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Quantization of bands in frequency domain?

Started by sno September 22, 2011
Hi all -

Apologies for what is probably a horribly naive question - but Google has
been no help and I'm extraordinarily rusty with this stuff at the moment.
Say I have a signal sampled at a depth of 8bits, 10kHz, and I take an
N-Point FFT.

I understand there will be N/2 bands, each representing a width of 10000/N
Hz, but what will be the quantization/depth of the levels represented by
each bin? Is it just the same as the input bit depth? Is it dependent on N?
Both? Neither?

Best!
Scott


>Hi all - > >Apologies for what is probably a horribly naive question - but Google has >been no help and I'm extraordinarily rusty with this stuff at the moment. >Say I have a signal sampled at a depth of 8bits, 10kHz, and I take an >N-Point FFT. > >I understand there will be N/2 bands, each representing a width of
10000/N
>Hz, but what will be the quantization/depth of the levels represented by >each bin? Is it just the same as the input bit depth? Is it dependent on
N?
>Both? Neither? > >Best! >Scott > > >
Figured it out playing with Matlab. # of possible levels for each bin seems to be about N/2 and dynamic range about ~0.5 (if signal is normalized) - independent of quantization or sampling rate (which makes sense)
sno <boomtechnology@n_o_s_p_a_m.gmail.com> wrote:

> Apologies for what is probably a horribly naive question - but Google has > been no help and I'm extraordinarily rusty with this stuff at the moment. > Say I have a signal sampled at a depth of 8bits, 10kHz, and I take an > N-Point FFT.
Actually, this is a good question. Not at all obvious.
> I understand there will be N/2 bands, each representing a width of 10000/N > Hz, but what will be the quantization/depth of the levels represented by > each bin? Is it just the same as the input bit depth? Is it dependent on N? > Both? Neither?
Consider first the DC, or 0Hz bin. It can be zero, or, in the unlikely case that all input samples are of maximum value, N times the maximum input value. With the appropriate input values, other bins can be almost as large. If done in floating point, one trusts the floating point arithmetic rounding to give a reasonable result. In fixed point, one can do the transform with additional depth, and adjust, as needed, at the end. That requires one additional bit for each base 2 transform stage, or log2(N) additional bits. For typical data, that is more bits than are needed. Adding one bit for each two transform stages, or log2(N)/2, might not be so far off. If one wants to keep a fixed depth, that can be done by dividing by two every two transform stages. The DC level, average of all the input points, can be computed separately. More generally, the more you know about your data the better you can choose where to place the bits. -- glen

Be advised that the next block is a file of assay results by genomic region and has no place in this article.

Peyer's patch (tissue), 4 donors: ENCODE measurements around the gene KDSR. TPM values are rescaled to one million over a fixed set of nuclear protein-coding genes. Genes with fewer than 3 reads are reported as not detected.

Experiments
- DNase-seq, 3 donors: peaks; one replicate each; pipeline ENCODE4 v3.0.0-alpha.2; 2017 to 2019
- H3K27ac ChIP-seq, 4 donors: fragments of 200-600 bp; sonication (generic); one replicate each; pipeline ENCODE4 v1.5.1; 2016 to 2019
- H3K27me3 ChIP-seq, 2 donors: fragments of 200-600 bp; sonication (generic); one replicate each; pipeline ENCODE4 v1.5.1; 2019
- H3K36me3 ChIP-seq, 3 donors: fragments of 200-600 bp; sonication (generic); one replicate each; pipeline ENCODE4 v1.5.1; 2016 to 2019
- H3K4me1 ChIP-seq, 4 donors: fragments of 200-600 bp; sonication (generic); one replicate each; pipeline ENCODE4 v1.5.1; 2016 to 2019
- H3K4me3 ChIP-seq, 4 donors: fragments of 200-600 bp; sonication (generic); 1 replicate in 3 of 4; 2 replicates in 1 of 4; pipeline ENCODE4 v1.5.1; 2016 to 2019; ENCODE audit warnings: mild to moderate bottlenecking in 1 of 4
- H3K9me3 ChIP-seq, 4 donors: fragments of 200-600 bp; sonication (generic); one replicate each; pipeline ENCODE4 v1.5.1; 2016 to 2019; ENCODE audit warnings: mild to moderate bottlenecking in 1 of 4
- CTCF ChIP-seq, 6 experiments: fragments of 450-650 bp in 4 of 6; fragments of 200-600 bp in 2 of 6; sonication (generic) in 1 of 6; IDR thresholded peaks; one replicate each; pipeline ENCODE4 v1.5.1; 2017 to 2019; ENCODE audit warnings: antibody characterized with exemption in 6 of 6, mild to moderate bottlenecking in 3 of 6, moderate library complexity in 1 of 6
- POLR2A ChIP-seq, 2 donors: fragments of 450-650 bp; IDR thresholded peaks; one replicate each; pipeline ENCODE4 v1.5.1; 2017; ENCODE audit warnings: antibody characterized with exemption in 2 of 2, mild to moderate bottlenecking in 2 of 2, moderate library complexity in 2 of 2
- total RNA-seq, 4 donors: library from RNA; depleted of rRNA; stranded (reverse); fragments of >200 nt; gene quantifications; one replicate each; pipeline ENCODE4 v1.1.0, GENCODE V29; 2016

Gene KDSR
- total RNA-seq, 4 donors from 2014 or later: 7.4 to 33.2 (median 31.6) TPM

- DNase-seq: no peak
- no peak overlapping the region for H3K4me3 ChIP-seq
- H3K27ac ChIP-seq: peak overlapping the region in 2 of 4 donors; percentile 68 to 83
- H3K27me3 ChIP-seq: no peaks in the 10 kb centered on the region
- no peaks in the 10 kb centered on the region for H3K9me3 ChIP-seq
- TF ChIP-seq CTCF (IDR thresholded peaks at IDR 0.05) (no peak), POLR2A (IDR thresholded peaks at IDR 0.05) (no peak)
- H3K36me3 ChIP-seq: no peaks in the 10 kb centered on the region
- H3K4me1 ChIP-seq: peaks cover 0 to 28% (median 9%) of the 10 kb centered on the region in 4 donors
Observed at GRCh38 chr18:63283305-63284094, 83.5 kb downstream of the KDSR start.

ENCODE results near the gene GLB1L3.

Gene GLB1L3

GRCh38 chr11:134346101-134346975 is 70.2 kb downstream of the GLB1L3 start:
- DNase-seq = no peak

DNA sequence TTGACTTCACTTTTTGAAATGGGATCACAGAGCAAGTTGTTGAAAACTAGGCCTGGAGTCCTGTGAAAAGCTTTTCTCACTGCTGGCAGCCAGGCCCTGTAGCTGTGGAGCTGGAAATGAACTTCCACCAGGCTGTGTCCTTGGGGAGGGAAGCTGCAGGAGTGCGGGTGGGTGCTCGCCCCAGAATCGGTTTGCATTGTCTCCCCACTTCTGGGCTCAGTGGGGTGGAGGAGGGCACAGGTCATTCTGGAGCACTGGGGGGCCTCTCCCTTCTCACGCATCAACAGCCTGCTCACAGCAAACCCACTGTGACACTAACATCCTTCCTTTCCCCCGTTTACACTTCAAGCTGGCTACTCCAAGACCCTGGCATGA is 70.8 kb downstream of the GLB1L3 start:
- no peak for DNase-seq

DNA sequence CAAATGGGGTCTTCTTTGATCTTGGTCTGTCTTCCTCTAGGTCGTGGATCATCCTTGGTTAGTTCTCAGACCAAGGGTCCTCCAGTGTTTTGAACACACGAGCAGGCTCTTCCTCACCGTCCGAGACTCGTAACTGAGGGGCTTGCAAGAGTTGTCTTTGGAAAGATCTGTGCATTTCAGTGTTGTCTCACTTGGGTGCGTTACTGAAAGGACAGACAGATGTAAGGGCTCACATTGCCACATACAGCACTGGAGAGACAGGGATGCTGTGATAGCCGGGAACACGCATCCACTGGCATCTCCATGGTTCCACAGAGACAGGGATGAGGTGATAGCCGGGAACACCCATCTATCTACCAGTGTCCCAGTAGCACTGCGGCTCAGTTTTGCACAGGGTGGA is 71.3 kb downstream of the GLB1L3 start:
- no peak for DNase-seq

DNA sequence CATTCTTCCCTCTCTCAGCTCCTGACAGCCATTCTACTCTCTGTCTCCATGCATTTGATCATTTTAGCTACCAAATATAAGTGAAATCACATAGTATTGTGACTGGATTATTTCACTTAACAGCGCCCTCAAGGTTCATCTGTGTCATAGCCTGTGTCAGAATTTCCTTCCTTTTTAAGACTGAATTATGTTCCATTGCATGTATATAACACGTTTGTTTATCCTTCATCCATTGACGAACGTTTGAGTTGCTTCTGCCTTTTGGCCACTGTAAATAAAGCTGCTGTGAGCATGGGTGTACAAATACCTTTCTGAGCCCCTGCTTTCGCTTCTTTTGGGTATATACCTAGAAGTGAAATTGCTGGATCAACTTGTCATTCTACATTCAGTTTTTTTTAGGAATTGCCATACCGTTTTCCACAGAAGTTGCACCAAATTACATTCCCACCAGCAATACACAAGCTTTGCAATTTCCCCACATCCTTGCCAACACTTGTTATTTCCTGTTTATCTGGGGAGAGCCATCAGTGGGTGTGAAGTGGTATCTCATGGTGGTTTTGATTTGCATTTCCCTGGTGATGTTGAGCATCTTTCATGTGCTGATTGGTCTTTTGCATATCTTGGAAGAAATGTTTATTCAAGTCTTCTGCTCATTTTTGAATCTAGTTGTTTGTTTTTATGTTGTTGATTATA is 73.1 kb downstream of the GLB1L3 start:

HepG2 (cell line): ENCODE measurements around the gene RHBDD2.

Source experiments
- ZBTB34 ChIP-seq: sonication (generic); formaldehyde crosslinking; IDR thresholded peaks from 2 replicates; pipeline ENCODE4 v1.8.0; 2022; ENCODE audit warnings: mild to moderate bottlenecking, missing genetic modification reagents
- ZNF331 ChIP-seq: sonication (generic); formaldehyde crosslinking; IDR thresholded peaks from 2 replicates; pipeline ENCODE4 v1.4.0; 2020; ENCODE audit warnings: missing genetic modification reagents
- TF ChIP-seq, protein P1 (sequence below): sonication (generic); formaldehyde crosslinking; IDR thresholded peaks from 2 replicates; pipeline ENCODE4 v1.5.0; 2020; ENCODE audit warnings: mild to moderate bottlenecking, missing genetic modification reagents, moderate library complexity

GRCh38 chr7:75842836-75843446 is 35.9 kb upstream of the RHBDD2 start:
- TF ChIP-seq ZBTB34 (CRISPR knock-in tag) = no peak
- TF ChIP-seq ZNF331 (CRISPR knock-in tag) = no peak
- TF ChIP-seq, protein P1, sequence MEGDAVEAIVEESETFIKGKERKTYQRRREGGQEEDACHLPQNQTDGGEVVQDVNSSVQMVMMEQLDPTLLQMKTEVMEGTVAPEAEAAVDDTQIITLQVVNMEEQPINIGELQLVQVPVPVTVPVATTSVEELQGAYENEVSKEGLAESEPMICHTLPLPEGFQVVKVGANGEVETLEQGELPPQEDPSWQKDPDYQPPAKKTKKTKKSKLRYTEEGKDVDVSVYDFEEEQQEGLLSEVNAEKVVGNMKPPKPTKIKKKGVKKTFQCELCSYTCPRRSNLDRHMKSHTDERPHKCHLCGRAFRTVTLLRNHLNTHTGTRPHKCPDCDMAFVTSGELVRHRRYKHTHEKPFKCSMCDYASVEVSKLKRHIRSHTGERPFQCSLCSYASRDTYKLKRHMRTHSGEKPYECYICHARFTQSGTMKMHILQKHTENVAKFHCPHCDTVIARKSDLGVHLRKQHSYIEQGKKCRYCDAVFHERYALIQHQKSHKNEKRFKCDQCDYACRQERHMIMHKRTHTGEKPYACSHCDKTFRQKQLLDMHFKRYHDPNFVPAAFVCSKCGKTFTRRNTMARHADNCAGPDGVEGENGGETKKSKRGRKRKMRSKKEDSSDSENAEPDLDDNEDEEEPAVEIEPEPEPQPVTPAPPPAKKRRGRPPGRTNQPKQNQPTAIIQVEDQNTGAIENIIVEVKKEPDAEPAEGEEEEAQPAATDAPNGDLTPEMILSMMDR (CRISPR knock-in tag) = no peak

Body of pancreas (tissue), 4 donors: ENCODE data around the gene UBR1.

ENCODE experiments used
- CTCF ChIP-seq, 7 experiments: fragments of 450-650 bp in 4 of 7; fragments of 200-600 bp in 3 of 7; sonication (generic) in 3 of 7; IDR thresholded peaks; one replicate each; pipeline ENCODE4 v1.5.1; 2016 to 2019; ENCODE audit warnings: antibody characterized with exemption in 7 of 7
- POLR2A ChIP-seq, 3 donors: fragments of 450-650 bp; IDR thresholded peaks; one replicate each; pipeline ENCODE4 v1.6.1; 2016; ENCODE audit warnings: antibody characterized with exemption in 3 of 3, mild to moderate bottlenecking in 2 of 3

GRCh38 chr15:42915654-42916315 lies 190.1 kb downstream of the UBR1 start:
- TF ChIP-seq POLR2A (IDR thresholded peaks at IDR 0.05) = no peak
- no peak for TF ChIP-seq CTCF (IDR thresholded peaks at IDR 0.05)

Hi,

maybe it helps to look at the noise (or maybe not, it depends on what
you're trying to achieve)

For a fullscale sine wave, the quantization noise in n bit resolution is
6.02n+1.77 dB below the power of the sine wave.
Often you can assume that quantization noise is white. In that case, it
distributes evenly over all bins. For example, for 8 bits and 10000 bins,
the noise in each bin should be 6.02 * 8 + 1.77 + 10 log10(10000) = 90 dB
below the value of the sine wave in its assigned bin.

Things get messy, when quantization noise is _not_ white anymore. For
example, listen to a piano note that slowly decays into the noise floor.
When the amplitude reaches the level of the final bit, the noise is
anything but white, it gets "attracted" to bins near the sine wave
frequency. 


>Hi all - > >Apologies for what is probably a horribly naive question - but Google has >been no help and I'm extraordinarily rusty with this stuff at the moment. >Say I have a signal sampled at a depth of 8bits, 10kHz, and I take an >N-Point FFT. > >I understand there will be N/2 bands, each representing a width of
10000/N
>Hz, but what will be the quantization/depth of the levels represented by >each bin? Is it just the same as the input bit depth? Is it dependent on
N?
>Both? Neither? > >Best! >Scott > > >
Hi, If I get your question correctly, I think it will depend both on the input quantization and the number of FFTs you select.Unless, you take care of the scaling during FFT. If your data is quanitized at 8 bit level with some amplitude, your FFT of the data will change in scale by nFFT. If you use the same quantization level, your specturm will have higher quantization error. To avoid this, you need to scale your FFT to the level where it fits 8 Bits for low quantization noise. So, your dependency is on the scaling which inturn depends on nFFT. Regards Hozefa